Statement of General William M. Fraser III: On Law of The Sea Convention (June 14, 2012)
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Joining this Convention would codify several important recognized rights of navigation into a binding legal foundation. It supports our national security interests by defining the rights of U.S. military and civilian vessels as they meet our mission requirements, reaffirms the sovereign immunity of our warships and other vessels owned by the United States and used for government noncommercial service, and preserves our right to conduct military activities and operations in exclusive economic zones. As the defense strategy places greater demands on our ability to mobilize forces, guaranteed access to shipping and overflight lanes becomes increasingly important to support our forces overseas.
Currently, the United States relies upon customary international law as the primary legal basis to secure global freedom of access. However, as emerging powers around the world grow and modernize, states may seek to redefine or reinterpret customary international law in ways that directly conflict with our interests, including freedom of navigation and overflight, potentially challenging our global mobility needs. This Convention represents the best guarantee against erosion of essential navigation and overflight freedoms that we take for granted through reliance on customary international law. Accession will give the United States leverage to counter efforts by other nations seeking to reshape current internationally accepted rules we depend on for transporting cargo and passengers.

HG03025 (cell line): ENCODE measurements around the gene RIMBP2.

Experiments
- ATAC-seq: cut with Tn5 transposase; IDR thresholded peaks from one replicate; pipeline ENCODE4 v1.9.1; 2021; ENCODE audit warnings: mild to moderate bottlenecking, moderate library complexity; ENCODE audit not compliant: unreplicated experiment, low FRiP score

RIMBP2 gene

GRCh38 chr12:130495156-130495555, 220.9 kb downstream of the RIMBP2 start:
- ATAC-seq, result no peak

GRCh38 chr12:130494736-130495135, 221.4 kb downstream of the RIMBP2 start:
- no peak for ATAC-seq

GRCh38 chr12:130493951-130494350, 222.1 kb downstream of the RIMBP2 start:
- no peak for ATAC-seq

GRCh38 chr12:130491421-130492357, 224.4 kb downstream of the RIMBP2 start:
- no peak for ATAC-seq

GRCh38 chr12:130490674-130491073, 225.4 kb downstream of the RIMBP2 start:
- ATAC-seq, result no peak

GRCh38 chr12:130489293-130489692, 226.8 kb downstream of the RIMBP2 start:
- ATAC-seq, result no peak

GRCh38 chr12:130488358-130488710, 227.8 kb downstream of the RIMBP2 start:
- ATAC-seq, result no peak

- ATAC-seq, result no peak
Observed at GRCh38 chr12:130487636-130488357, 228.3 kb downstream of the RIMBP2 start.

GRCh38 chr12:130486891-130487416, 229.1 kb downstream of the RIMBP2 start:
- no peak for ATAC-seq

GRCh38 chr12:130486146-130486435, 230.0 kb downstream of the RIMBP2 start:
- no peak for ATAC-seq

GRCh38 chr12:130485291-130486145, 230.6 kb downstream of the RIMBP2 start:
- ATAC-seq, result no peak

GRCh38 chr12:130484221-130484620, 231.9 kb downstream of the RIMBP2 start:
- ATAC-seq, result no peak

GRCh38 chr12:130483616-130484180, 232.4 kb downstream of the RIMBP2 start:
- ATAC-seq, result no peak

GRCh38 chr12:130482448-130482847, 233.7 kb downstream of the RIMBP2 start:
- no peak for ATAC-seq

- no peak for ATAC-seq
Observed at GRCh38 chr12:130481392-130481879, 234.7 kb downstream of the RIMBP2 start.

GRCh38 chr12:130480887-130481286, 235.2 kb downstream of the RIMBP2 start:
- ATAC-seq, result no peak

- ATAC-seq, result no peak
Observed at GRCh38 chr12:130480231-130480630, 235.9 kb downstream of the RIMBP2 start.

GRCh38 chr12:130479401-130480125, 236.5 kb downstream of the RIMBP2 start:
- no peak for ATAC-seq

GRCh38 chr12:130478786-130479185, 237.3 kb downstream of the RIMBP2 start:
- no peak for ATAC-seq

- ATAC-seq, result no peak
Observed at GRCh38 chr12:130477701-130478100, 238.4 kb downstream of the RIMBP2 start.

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USTRANSCOM’s military and commercial partners operate across every portion of the globe in defense of our national interests. Before we send them into harm’s way, it is important for our sailors and airmen to know they have the backing and authority of U.S. accession to the Convention on the Law of the Sea rather than depending on customary international law which some nations attempt to ignore or challenge. This is especially true for strategic chokepoints such as the Bab Al Mandeb, the Gulf of Aden and the Strait of Hormuz. Iran’s recent challenge to freedom of navigation through the Strait of Hormuz for a military exercise is an example of threats to international law and our ability to move critical supplies through that region. Acceding to the Convention would provide U.S. forces and commercial partners the strongest legal footing for countering an Iranian anti-access attempt to close the strait to international shipping.
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Being a member of the Convention will help to simplify this complex maritime environment both for our military forces as well as our commercial partners who have played a critical role in developing new routes for transporting DOD cargo and in enabling access to a vast global infrastructure for transport of DOD cargo. More than 90 percent of all military supplies and equipment are transported around the world by sea, much of it by commercial vessels. This Convention provides important legal support for our commercial partners who transport our cargo, unescorted by U.S. warships, under the legal regimes of the Law of The Sea Convention. Without codification of those rights, our commercial partners are at greater risk.